space. There is also an underlying similarity of theme, for Oxford
seeks to immortalize Bedingfield; not indeed, by persuading him to marry
and beget an heir, nor merely by singing his praises, but by publishing
his own book. It will be best to print the letter in full, once more,
with pauses for comment and quotation from the Sonnets.
"TO MY LOVING FRIEND THOMAS BEDINGFIELD ESQUIRE,
ONE OF HER MAJESTY'S GENTLEMEN PENSIONERS."
After I had perused your letters, good master Bedingfield, finding
in them your request far differing from the desert of your labour,
I could not choose but greatly doubt, whether it were better for me
to yield to your desire, or execute mine own intention towards the
publishing of your book. For I do confess the affections that I have
always borne towards you could move me not a little. But when I had
thoroughly considered in my mind, of sundry and diverse arguments,
whether it were best to obey mine affections, or the merits of your
studies: at the length I determined it were better to deny your unlawful
request, than to grant or condescend to the concealment of so worthy
a work. Whereby as you have been profited in the translating, so many
may reap knowledge by the reading of the same, that shall comfort
the afflicted, confirm the doubtful, encourage the coward, and lift
up the base-minded mail to achieve to any true sum or grade of virtue,
whereto ought only the noble thoughts of men to be inclined.
And because next to the sacred letters of divinity, nothing doth
persuade the same more than philosophy, of which your book is plentifully
stored: I thought myself to commit an unpardonable error to have murdered
the same in the waste bottoms of my chests; and better I thought
it were to displease one than to displease many; further considering
so little a trifle cannot procure so great a breach or our amity,
as may not with it little persuasion of reason be repaired again.
And herein I am forced, like a good and politic captain, oftentimes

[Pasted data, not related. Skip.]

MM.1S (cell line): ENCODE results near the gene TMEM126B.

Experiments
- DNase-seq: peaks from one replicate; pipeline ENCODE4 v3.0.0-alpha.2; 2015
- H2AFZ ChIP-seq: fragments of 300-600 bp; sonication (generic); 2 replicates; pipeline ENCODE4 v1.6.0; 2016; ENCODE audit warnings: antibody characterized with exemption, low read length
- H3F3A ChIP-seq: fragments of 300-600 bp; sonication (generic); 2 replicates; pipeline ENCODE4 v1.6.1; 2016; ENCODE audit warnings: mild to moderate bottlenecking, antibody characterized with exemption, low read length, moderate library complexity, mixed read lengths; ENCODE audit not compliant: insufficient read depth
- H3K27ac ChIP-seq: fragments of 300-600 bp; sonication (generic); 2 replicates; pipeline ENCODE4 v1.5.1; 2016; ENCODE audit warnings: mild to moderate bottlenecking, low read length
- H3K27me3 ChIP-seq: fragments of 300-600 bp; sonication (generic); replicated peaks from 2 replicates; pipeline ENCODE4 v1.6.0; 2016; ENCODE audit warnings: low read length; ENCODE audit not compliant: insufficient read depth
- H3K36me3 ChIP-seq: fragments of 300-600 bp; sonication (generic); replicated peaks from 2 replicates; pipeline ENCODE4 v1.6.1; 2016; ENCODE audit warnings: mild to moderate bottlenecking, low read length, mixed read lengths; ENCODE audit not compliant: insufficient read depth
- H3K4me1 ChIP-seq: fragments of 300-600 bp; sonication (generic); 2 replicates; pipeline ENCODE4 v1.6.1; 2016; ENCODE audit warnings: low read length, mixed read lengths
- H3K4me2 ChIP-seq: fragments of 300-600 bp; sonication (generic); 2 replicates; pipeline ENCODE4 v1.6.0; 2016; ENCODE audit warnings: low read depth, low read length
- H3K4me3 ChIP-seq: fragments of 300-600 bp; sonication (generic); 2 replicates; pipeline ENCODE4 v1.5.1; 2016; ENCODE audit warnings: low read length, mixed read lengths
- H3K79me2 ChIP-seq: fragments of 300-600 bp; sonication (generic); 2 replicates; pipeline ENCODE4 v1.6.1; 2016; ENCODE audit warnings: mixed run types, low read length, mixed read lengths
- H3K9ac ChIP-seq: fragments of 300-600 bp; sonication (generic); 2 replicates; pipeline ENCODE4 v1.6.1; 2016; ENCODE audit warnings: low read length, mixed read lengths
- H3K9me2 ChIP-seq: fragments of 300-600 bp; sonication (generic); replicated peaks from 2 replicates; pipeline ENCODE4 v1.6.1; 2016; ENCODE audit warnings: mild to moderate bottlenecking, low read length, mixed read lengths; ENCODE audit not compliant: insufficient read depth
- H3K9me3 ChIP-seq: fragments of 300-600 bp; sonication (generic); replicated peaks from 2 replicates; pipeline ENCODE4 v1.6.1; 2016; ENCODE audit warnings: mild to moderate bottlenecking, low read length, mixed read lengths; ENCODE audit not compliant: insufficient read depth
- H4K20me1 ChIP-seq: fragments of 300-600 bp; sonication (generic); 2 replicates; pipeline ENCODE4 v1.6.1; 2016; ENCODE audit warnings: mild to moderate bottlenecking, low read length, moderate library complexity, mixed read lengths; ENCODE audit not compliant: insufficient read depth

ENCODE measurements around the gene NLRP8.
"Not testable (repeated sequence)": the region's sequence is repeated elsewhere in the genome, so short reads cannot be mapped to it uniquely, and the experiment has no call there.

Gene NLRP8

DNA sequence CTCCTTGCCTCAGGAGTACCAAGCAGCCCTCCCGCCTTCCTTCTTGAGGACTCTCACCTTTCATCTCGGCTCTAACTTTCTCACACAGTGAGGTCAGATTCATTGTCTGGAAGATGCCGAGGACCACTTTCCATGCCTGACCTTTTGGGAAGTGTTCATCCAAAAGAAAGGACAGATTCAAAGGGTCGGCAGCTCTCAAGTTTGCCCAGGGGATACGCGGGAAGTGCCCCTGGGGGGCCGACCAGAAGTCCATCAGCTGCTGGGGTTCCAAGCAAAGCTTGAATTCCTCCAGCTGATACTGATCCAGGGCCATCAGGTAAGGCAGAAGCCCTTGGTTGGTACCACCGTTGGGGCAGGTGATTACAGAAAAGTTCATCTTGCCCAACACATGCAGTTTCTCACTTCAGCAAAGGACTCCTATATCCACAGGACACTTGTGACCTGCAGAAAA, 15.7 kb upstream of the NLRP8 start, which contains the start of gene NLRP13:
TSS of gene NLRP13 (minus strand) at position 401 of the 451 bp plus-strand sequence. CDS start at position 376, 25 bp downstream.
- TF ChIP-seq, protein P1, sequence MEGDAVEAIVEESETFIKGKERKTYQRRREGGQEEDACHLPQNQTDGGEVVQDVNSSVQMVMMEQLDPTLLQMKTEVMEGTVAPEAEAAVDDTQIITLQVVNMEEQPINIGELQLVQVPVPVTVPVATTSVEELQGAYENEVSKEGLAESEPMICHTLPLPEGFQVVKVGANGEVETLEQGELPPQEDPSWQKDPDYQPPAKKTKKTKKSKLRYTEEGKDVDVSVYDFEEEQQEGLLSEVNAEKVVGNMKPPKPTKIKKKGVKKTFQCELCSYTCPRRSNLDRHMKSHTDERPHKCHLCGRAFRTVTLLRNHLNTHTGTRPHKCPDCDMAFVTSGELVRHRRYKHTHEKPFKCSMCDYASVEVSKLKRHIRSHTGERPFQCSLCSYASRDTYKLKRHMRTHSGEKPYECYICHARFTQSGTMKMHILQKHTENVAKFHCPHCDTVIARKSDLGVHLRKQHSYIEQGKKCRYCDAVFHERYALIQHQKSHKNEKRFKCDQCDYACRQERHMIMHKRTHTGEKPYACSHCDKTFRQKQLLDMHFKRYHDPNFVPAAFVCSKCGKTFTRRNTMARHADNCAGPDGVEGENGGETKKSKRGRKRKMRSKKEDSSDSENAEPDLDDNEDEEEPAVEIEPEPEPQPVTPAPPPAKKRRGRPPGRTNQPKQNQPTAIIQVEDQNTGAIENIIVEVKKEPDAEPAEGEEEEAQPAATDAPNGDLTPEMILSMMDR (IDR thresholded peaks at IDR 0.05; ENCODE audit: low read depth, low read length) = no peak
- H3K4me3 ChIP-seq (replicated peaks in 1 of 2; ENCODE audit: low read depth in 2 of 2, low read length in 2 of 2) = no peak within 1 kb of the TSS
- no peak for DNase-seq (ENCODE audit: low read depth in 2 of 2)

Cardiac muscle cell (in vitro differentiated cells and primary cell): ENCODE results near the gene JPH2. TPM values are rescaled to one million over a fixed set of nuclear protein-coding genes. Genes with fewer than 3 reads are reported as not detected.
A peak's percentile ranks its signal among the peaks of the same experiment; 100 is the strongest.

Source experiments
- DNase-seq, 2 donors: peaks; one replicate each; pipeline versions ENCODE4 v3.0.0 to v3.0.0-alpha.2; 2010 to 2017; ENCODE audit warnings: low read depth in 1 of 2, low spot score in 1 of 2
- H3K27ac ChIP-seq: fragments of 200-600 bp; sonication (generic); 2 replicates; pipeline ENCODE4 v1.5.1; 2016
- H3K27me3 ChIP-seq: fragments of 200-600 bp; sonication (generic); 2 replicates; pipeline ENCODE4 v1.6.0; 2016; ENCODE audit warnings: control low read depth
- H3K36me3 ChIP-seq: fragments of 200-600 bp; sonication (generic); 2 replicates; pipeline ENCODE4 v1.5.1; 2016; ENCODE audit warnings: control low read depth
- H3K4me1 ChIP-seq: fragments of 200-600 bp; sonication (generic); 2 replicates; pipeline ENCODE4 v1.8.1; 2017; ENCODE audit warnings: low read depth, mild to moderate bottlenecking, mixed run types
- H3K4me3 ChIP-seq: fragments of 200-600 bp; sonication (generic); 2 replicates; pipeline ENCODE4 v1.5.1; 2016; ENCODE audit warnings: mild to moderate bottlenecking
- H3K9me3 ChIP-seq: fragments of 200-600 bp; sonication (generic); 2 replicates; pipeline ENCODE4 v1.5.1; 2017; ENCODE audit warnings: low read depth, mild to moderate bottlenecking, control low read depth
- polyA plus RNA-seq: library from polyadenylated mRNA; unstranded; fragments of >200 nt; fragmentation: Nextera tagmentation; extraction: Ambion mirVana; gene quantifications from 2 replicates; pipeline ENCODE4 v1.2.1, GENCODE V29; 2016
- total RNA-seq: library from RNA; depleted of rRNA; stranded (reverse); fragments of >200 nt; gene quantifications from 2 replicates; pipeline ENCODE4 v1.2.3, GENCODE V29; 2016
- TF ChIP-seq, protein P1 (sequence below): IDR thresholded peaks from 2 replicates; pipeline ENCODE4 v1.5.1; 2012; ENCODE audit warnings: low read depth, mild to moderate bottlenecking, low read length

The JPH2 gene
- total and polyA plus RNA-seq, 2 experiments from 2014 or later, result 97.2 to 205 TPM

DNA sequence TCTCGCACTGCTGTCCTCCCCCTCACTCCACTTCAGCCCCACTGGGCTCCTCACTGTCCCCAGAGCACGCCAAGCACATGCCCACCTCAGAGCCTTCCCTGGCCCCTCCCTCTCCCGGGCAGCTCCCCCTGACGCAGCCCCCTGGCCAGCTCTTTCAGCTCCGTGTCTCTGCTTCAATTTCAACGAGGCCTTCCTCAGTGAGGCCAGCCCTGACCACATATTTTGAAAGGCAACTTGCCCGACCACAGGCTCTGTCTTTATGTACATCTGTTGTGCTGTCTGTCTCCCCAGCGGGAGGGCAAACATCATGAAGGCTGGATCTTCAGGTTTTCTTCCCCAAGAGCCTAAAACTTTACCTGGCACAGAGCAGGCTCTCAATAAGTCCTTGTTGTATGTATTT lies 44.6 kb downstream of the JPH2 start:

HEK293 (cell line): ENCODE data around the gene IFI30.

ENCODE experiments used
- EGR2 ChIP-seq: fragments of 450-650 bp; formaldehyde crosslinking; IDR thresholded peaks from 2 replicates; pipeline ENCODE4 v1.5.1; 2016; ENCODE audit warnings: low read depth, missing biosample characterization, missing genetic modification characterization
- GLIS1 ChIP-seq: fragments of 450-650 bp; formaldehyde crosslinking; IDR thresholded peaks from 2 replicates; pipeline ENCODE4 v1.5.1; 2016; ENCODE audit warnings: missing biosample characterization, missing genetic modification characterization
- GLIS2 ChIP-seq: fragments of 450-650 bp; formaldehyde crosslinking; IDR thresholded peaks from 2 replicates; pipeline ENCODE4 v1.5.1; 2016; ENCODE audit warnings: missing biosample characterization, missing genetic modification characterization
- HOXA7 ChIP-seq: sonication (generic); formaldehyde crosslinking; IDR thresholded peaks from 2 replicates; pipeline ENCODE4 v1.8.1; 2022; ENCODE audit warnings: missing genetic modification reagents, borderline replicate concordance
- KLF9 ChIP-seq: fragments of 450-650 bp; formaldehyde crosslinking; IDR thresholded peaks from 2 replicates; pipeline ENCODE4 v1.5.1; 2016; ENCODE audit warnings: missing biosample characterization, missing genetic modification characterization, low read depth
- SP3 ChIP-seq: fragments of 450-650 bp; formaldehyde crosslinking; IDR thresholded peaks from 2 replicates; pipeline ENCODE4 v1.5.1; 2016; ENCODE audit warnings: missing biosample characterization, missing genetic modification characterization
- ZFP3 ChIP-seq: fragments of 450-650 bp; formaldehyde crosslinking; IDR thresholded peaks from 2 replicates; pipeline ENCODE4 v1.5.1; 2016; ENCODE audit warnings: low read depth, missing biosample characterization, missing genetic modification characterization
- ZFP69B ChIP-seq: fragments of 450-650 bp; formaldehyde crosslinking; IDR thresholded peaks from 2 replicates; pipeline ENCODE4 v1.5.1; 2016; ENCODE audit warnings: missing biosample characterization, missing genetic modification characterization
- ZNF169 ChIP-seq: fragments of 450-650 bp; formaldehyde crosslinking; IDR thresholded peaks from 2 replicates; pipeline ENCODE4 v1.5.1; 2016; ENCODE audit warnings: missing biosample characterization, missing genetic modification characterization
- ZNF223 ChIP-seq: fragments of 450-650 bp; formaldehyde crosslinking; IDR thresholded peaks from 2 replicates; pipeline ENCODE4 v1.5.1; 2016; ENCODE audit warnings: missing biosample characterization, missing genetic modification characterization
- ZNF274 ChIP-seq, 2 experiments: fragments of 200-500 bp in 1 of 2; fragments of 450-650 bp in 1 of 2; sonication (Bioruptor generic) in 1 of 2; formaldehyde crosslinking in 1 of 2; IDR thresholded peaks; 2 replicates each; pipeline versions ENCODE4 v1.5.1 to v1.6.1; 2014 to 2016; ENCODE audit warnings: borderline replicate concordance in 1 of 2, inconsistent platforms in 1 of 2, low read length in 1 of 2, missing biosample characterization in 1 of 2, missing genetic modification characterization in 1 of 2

to spoil and burn the corn or his own country, lest his enemies thereof
do take advantage. For rather than so many of your countrymen should
be deluded through my sinister means of your industry in studies (whereof
you are bound in conscience to yield them all account) I am content
to make spoil and havock of your request, and that, that might have
wrought greatly in me in this former respect, utterly to be of no
effect or operation. And when you examine yourself, what doth avail
a mass of gold to be continually imprisoned in your bags, and
never to be employed to your use?"
Bearing in mind the earlier phrase, "to have murdered the
same in the waste bottom of my chests", I we may
compare this image with:
Look, what an unthrift in the world doth spend,
Shifts but his place, for still the world enjoys it
But beauty's waste hath in the world an end,
And kept unused, the user so destroys it.
No love toward others in that bosom sits
That on himself such murderous shame
So is the time that keeps you as my chest,
Or as the wardrobe which the robe doth hide,
To make some special instant special-bless'd,
By new unfolding his imprisoned pride.
Oxford then goes on to point the moral:
"I do not doubt even so you think of your studies and delightful
Muses. What do they avail if you do not participate them to others?"
Wherefore we have this Latin proverb: Scire tu nihil est, nisite
scire hoc sciat altar.
Reduced to an abstraction, the thought is not remarkable for its originality:
it is to be found in the New Testament and elsewhere. Nevertheless
this is the recurrent argument of Shakespeare's first seventeen sonnets,
where he tries to persuade his young friend to immortalize himself by
producing an heir. Oxford, not content with one image, proceeds to enlarge
upon his theme:
"What doth avail the tree unless it yield fruit to another?
What doth avail the vine unless another delighteth in the grape? What
doth avail the rose unless another took pleasure in the smell?
Why should this tree be accounted better than that tree but for the
goodness of his fruit? Why should this vine be better than that vine
unless it brought forth a better grape than the other? Why should
this rose be better esteemed than that rose, unless ill pleasantness
of smell it far surpassed the other rose?"
It is, of course, the rose which recalls the imagery of Shakespeare's
Sonnets, and this ill spite of the fact that it is it general
favourite. But here the rose is odd man out. Appropriately enough,
it is the fruit or the tree and of the vine that is stressed
as it symbol of achievement and immortality. With the rose it is its
smell. Oxford does not make it clear why this should be so, but
For never resting time leads summer on
To hideous winter and confounds him there
Sap check'd with frost, and lusty leaves quite gone,
Beauty o'ersnow'd and bareness every where:
Then were not summer's distillation left,
A liquid prisoner pent in walls of glass,
Beauty's effect with beauty were bereft,
Nor it, nor no remembrance what it was
But flowers distill'd though they with winter
Lose but their show; their substance
still lives sweet.
Oxford's letter continues